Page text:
These Cheetahs Outrun An Entire Wildebeest Herd

Cheetah hunting wildebeest in the Kgalagadi
© Andre Marais/

Written by Hannah Crawford

Published: February 6, 2024

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While fighting for one’s life in the wild is an extremely viable option, sometimes it is not the best choice. Herds will often choose to try and outrun their predators. However, if they only knew the strength that they have in their numbers, they could most likely often beat those predators. Let’s watch what happens in the video below when these cheetahs decide to attack a wildebeest herd.

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©Protasov AN/

Cheetahs Hunting Wildebeest 

The Instagram reel shown just above takes us to Africa, where cheetahs and wildebeest are from. The Angry Animals3 Instagram page shared this wild hunt with their 400,000+ followers. The most recent reels that they share are of a lion taking down a giraffe, hyenas hunting, and a group of Nile crocodiles devouring a zebra

Wildebeest Herd Running for Their Lives

At the start of the reel shown above, we see a wildebeest herd is already in full running mode. They see a coalition of cheetahs that are hunting them down. Instead of staying to fight, they try to see if they can outrun them.

Wildebeest can run up to speeds of 50 miles per hour (80 kilometers per hour). While this is impressive, it is nothing compared to that of the cheetah, which is the fastest animal on land. Cheetahs can run up to 70 miles per hour, which makes a hunt like this just a matter of time. 

Notice how strategically the brothers of this coalition work to isolate one from the herd. They don’t need or want the entire herd. All they have to do is successfully get one. A cheetah tackles one of the wildebeests, and they tumble on the ground. However, the wildebeest was too big for this cheetah to handle alone and he got away. But, within moments, his brothers came to his aid, and they all took this one wildebeest down together.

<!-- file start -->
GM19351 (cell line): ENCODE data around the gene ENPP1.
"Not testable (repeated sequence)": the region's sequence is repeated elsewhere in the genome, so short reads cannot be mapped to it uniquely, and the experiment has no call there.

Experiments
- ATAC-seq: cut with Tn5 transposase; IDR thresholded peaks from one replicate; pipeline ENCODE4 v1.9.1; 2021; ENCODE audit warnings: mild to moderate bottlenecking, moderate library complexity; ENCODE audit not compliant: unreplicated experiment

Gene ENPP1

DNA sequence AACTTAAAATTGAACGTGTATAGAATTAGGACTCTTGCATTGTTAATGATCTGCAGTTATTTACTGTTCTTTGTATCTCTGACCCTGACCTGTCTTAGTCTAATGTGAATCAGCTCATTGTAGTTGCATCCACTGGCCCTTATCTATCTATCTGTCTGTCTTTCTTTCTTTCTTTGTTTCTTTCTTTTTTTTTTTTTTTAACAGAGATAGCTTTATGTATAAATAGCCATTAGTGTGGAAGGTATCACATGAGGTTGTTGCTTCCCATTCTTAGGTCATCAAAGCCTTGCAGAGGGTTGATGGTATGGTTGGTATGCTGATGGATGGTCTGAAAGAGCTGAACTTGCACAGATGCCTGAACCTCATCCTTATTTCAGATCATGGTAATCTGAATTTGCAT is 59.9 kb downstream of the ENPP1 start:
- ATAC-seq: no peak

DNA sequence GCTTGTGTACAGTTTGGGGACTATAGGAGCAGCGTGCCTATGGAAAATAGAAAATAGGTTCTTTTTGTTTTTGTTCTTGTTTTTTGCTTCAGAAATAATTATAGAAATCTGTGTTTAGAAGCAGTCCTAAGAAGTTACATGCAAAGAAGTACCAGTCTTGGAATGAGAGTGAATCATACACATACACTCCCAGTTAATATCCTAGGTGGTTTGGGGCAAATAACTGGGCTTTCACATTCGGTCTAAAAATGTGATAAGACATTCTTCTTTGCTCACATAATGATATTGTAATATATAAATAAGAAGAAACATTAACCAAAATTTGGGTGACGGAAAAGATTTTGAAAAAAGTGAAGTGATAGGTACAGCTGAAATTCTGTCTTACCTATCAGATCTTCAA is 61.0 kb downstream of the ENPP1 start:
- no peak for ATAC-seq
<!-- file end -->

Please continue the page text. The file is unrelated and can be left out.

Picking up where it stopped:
How Long Until Cheetahs Go Extinct?

baby cheetah litter

Cheetahs live in


and Asia.

©Stu Porter/

Cheetahs (​​Acinonyx jubatus) of the family Felidae are a vulnerable species that are on the brink of extinction. According to the IUCN Red List of Threatened Species, they estimate that the cheetah population is between 6,517 and 7,000 individuals. Of these numbers, South Africa is thought to have the largest of their population at about 4,500 mature cheetahs

According to the National Library of Medicine, despite the decline of the cheetah species, there is “a core of hard-working conservationists has been working diligently for decades to slow, and in some areas try to even reverse their downward spiral. “ 

There was some talk back in 2013 that cheetahs would go extinct by 2030. Now that we are closer, with only six years until we reach 2030, we think that is highly unlikely. As the aforementioned study shares, as long as we have dedicated people who are working to secure the future of endangered species, it will continue to slow down their extinction date. 

However, it is still rapidly declining, as the IUCN states, and we must do our part, whether that is physically helping, financially supporting, or merely spreading the word online to help this beautiful species of feline to survive. 

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About the Author

Hannah Crawford is a writer at A-Z Animals where she focuses on reptiles, mammals, and locations in Africa. Hannah has been researching and writing about animals and various countries for over eight years. She holds a Bachelors Degree in Communication\Performance Studies from Pensacola Christian College, which she earned in 2015. Hannah is a resident in Florida, and enjoys theatre, poetry, and growing her fish tank.

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